In a fifties comedy, Pony might have been a ditzy blonde, but Forstrom plays her as a much more real, and recognizable, character: a woman whose beauty has given her a sense of entitlement, and who uses her attractiveness as a weapon. “Don’t get the wrong idea,” she instructs Bob, having put his hand on her chest. “What’s the wrong idea?” Bob responds. “What do you care what the wrong idea is?” Pony shoots back. As Forstrom delivers the character to us, her rage and defensiveness is real; she is only dimly aware of her presumptiveness, and how inappropriate it is. And yet when she comes to grips with how short of her own ideals she has come, it is moving, even tragic.
In many ways, McCoy has the hardest part; John is a self-indulgent wisecracker, and his relentless deflation of scene after scene risks alienating not only the other characters but the audience, in that it interrupts the narrative flow. By throwing off subtle clues to the tragedy which overhangs John’s life, McCoy — himself a playwright — helps Eno to achieve his overall objective, which is to show that all the Joneses, though they be sinners like us. deserve our attention and sympathy.
[adsanity_rotating align=”aligncenter” time=”10″ group_id=”1455″ /]
In this play which constantly flips expectations, it is Scofield’s stolid Bob who anchors the story, and Scofield’s knowing, unfussy performance shows us why. For unknown reasons — it may be the effect of his malady, or its overwhelming emotional impact, or something in his personality unrelated to the disease — Bob has very little affect, and Scofield has the chops to play him that way. Within the character’s limited emotional range, Scofield is able to show anger, shame, love, excitement, horror and, for a few minutes, hope. When he commits an unexpected transgressive act, you can see that he has given himself permission to fantasize that all is normal again. He is also happy in a later scene, when he has taken a large dose of mood elevator. You can immediately see the difference.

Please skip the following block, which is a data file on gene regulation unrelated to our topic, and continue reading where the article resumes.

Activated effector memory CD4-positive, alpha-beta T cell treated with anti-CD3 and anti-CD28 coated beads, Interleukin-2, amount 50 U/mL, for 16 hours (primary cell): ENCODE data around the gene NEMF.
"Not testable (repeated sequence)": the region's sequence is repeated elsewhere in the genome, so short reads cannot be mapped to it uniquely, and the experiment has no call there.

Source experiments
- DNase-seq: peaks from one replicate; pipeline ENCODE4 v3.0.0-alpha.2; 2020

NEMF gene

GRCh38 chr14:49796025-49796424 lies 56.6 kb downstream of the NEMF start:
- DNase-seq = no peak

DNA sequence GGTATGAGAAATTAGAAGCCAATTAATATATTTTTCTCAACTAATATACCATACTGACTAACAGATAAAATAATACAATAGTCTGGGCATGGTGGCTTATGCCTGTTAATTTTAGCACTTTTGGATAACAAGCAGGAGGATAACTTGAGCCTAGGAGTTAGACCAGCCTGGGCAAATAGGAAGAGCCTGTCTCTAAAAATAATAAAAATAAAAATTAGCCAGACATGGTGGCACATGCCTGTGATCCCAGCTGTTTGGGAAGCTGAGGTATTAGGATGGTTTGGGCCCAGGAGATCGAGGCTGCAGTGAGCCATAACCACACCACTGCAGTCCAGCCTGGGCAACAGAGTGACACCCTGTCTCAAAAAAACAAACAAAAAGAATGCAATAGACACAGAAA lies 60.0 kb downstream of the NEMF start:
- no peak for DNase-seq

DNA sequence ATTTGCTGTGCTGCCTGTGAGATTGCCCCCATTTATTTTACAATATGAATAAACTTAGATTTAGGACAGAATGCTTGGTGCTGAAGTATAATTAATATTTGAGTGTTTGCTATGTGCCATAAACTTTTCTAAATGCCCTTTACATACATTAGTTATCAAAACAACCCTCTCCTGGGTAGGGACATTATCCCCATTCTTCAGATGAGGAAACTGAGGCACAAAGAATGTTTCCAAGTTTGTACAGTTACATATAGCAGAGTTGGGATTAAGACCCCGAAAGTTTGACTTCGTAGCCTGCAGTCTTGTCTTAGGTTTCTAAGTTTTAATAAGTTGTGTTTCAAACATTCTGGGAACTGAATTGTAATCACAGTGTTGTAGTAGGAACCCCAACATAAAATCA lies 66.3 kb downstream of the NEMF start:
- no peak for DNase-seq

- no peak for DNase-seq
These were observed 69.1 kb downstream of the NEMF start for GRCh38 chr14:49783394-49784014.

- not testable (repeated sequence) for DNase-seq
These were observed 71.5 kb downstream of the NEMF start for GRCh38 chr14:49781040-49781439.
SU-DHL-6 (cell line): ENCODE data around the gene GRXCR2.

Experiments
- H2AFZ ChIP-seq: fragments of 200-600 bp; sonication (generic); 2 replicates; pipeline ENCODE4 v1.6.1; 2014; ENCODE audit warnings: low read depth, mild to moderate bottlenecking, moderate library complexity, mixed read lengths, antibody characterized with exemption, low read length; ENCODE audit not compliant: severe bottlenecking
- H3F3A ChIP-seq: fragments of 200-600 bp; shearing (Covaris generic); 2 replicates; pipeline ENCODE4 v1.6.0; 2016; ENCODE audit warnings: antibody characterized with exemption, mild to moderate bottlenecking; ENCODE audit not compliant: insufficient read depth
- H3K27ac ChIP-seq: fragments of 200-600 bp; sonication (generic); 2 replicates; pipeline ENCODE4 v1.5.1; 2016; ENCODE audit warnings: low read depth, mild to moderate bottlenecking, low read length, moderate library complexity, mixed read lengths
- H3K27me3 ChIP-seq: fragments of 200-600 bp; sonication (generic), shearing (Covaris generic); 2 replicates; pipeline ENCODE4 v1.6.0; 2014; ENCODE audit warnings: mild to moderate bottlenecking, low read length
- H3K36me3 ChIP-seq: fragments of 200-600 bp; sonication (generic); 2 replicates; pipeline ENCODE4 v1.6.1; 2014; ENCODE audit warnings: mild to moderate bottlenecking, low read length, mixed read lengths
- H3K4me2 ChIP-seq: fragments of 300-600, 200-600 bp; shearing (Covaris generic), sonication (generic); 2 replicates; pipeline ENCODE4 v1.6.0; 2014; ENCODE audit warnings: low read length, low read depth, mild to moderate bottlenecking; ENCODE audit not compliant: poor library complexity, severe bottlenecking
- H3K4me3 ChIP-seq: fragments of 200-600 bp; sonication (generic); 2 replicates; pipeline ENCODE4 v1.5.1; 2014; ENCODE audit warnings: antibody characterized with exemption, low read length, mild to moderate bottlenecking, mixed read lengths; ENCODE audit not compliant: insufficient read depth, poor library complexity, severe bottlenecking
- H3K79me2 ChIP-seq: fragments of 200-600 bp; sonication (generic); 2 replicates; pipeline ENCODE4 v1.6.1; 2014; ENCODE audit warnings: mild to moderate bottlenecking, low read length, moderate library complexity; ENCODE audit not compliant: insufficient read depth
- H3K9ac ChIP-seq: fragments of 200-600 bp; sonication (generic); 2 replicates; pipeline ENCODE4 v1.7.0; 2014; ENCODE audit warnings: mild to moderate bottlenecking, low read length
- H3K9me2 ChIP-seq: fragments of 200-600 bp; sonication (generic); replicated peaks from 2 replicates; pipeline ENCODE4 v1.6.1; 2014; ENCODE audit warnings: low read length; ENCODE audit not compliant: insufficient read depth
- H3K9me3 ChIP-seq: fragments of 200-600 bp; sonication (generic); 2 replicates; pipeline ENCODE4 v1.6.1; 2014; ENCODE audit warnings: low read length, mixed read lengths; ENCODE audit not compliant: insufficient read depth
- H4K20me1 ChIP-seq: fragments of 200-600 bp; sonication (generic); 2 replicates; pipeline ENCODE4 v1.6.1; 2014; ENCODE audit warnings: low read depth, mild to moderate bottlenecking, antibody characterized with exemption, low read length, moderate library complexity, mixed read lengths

Spooky Action performs this play, as it performs all its plays, in a tiny space in the basement of a church. Scenic designer Giorgos Tsappas and props designer Elizabeth Long are up to this challenge. They create woodsy backyards for the Jones homes in a way which will immediately invite you into the fictive dream. The reliable Gordon Nimmo-Smith expertly creates sounds both real and unreal, finding a way to represent, through his art, the oppressiveness of Harriman-Leavey Syndrome.
“I saw you crying and eating a Powerbar,” John tells Jennifer at one point. “And I thought, that’s one sad, busy person.”
The presence of imminent death makes life both horrifying and sweet in this sad and busy play, as it is and must be to us, especially now.
The Realistic Joneses by Will Eno, directed by Gillian Drake, assisted by Matthew Vaky . Featuring Todd Scofield, Lisa Hodsoll, Brandon McCoy and Amanda Forstrom . Scenic design: Giorgos Tsappas . Lighting design: Alberto Segarra . Costume design: Robert Corghan . Sound design: Gordon Nimmo-Smith . Props design: Elizabeth Long . Movement coach: Robert Bowen Smith . Stage manager: David Elias, assisted by Magenta Howard . Produced by Spooky Action Theater . Reviewed by Tim Treanor.
You must be logged in to post a comment.